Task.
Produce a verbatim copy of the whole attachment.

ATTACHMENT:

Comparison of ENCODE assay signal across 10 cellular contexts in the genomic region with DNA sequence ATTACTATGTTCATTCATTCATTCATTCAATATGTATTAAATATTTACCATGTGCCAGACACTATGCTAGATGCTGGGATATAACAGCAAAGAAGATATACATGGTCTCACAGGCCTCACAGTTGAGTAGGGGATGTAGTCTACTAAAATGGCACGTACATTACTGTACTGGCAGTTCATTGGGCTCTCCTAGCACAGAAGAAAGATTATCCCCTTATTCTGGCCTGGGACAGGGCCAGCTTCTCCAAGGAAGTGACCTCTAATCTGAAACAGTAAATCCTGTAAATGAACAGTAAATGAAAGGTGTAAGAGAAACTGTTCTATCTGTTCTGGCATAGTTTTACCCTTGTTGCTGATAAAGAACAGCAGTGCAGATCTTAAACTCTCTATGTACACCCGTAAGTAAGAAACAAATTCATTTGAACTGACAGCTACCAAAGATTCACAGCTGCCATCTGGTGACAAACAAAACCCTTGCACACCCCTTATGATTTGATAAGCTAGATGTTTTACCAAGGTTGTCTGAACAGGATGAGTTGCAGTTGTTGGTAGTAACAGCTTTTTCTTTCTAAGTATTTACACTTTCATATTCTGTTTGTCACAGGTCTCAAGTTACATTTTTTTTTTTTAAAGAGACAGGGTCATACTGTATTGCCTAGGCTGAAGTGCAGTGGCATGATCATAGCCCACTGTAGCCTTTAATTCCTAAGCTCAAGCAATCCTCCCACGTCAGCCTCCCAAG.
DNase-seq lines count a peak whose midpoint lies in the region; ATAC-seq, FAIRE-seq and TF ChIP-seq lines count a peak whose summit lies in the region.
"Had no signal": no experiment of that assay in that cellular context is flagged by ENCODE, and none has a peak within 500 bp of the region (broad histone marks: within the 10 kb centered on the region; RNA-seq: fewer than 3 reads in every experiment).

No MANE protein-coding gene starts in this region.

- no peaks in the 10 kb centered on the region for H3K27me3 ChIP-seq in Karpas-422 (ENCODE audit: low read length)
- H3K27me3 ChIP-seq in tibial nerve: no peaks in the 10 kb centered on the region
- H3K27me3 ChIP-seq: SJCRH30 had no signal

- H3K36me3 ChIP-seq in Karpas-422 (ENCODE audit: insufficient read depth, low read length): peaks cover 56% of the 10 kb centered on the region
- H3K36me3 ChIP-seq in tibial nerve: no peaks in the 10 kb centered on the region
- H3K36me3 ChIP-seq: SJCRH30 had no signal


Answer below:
Comparison of ENCODE assay signal across 10 cellular contexts in the genomic region with DNA sequence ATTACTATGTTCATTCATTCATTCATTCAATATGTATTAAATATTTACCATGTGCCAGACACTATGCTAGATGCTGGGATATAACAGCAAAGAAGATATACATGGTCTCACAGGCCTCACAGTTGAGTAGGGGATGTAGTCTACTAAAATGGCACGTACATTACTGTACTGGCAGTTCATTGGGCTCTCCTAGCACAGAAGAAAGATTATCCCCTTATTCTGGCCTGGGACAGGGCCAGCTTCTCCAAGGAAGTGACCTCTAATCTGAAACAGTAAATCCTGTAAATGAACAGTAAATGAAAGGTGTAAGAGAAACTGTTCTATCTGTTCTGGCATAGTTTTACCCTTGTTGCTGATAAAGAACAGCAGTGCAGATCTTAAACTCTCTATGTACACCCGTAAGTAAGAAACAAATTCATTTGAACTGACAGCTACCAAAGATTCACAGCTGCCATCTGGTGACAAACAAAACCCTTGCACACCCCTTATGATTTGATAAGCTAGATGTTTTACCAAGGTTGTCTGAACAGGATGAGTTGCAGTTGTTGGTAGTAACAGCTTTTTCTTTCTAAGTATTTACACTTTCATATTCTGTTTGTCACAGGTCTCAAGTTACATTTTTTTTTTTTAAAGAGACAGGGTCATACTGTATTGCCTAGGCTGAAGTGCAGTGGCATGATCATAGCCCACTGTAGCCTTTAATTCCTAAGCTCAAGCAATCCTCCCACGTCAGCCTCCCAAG.
DNase-seq lines count a peak whose midpoint lies in the region; ATAC-seq, FAIRE-seq and TF ChIP-seq lines count a peak whose summit lies in the region.
"Had no signal": no experiment of that assay in that cellular context is flagged by ENCODE, and none has a peak within 500 bp of the region (broad histone marks: within the 10 kb centered on the region; RNA-seq: fewer than 3 reads in every experiment).

No MANE protein-coding gene starts in this region.

- no peaks in the 10 kb centered on the region for H3K27me3 ChIP-seq in Karpas-422 (ENCODE audit: low read length)
- H3K27me3 ChIP-seq in tibial nerve: no peaks in the 10 kb centered on the region
- H3K27me3 ChIP-seq: SJCRH30 had no signal

- H3K36me3 ChIP-seq in Karpas-422 (ENCODE audit: insufficient read depth, low read length): peaks cover 56% of the 10 kb centered on the region
- H3K36me3 ChIP-seq in tibial nerve: no peaks in the 10 kb centered on the region
- H3K36me3 ChIP-seq: SJCRH30 had no signal